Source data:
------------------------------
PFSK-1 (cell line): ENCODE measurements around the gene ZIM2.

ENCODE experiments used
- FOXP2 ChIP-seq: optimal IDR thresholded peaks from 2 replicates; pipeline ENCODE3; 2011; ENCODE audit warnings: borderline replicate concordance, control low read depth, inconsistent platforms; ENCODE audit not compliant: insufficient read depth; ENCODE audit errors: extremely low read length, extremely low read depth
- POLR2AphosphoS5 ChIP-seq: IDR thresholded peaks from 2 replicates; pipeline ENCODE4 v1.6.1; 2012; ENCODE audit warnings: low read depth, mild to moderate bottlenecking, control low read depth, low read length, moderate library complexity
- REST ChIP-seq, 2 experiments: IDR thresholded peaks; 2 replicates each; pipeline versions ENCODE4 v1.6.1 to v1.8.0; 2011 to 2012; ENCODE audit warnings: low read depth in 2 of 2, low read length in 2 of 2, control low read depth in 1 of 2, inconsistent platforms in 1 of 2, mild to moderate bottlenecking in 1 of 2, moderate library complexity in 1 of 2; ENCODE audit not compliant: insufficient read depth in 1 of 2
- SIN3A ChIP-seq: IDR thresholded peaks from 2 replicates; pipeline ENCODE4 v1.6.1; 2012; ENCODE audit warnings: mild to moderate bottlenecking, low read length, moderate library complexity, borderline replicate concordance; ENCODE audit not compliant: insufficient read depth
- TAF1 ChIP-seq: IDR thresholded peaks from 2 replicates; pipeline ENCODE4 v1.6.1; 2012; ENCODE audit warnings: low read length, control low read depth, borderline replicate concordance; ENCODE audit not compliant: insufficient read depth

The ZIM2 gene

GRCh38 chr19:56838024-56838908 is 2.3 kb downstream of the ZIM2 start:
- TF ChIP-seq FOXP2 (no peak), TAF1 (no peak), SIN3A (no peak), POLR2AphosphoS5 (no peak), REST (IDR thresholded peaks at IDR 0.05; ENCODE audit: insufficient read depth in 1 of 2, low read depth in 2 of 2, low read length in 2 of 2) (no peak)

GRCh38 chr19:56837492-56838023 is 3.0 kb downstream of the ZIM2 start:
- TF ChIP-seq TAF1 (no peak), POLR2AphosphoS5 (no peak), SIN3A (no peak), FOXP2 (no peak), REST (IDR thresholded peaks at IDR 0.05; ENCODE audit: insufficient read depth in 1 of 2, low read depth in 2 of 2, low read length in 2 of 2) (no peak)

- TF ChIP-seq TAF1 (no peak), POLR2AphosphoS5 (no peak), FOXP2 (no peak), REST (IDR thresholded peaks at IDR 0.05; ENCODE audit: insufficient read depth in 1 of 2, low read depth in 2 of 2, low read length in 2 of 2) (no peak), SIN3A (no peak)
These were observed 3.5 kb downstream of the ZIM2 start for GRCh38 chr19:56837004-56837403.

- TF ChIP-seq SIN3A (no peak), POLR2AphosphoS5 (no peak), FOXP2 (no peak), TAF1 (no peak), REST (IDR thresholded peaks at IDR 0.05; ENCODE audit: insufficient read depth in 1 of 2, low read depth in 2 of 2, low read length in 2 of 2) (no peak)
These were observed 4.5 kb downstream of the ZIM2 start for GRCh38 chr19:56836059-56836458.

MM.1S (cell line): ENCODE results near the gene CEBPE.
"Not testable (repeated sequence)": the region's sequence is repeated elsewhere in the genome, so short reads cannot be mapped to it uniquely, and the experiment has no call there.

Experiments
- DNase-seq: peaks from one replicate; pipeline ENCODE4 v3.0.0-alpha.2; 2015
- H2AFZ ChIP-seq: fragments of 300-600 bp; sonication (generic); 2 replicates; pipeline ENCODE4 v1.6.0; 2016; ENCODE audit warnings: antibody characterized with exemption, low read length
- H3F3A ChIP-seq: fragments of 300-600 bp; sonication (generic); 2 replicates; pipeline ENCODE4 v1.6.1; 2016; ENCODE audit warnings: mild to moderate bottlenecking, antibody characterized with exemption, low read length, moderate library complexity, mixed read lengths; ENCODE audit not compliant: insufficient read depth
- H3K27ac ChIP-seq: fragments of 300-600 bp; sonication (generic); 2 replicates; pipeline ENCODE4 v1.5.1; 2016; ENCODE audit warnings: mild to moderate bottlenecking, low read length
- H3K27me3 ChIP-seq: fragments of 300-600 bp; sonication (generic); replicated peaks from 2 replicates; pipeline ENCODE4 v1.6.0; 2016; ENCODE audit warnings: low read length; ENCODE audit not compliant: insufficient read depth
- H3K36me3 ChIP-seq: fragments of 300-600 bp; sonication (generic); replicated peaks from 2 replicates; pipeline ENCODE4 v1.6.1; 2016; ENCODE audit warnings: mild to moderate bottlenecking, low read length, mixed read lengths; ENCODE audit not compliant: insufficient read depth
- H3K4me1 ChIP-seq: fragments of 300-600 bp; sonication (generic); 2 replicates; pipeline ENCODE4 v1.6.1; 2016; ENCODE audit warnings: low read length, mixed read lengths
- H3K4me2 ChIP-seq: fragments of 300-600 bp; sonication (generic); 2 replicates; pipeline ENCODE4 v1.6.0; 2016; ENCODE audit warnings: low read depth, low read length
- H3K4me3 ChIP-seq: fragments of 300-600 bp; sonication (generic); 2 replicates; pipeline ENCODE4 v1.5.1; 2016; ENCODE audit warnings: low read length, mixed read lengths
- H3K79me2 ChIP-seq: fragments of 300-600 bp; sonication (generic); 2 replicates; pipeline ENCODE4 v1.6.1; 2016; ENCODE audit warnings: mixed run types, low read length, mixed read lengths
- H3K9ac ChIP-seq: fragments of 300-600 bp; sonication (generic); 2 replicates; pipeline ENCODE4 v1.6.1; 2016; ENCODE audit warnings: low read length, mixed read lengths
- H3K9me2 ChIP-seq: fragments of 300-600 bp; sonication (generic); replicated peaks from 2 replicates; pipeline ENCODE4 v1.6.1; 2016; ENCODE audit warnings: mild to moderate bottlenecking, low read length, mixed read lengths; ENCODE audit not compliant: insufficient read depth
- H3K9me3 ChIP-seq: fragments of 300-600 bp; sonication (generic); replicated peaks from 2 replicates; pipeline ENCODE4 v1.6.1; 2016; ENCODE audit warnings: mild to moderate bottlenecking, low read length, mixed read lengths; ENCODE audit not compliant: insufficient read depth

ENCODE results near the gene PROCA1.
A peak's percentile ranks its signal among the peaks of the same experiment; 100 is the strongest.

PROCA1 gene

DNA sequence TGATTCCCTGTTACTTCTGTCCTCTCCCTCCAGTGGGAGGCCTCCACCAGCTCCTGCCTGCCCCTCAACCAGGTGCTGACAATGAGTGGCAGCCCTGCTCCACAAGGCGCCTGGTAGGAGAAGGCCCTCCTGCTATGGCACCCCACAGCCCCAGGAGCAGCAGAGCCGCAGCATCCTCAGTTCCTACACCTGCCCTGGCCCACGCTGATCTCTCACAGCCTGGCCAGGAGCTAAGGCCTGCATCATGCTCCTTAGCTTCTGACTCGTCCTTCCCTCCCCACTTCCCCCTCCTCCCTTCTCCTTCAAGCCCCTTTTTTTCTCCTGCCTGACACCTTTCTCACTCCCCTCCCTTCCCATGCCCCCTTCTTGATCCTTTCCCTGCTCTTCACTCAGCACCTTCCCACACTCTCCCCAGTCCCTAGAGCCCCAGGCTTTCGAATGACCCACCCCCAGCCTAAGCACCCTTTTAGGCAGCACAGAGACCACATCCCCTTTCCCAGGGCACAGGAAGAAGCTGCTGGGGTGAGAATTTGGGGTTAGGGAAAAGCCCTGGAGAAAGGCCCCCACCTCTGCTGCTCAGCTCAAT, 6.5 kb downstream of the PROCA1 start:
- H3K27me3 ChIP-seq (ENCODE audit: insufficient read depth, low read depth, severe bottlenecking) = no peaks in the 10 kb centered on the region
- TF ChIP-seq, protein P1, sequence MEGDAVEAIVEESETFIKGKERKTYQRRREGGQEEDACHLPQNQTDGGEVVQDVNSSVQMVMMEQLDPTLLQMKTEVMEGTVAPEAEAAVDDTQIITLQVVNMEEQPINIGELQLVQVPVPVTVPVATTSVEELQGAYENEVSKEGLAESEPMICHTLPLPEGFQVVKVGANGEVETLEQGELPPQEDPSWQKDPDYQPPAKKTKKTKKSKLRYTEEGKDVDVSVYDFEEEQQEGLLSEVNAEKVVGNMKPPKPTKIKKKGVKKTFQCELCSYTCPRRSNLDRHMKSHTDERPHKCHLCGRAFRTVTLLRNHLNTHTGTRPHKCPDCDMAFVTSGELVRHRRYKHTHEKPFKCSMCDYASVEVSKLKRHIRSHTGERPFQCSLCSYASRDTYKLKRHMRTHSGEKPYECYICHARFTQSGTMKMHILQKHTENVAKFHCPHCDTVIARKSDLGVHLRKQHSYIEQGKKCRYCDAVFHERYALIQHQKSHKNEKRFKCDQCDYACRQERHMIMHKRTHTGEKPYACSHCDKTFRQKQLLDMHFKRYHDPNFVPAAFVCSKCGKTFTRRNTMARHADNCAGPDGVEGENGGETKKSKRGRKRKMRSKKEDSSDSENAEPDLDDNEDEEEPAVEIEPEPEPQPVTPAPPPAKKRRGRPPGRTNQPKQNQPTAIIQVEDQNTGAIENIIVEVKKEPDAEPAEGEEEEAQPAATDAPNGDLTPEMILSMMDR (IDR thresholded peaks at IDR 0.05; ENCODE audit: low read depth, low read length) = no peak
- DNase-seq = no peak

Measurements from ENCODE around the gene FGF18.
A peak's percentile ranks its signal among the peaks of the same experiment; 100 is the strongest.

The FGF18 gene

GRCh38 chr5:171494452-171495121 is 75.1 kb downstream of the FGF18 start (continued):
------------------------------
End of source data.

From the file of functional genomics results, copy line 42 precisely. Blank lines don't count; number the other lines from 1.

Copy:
The FGF18 gene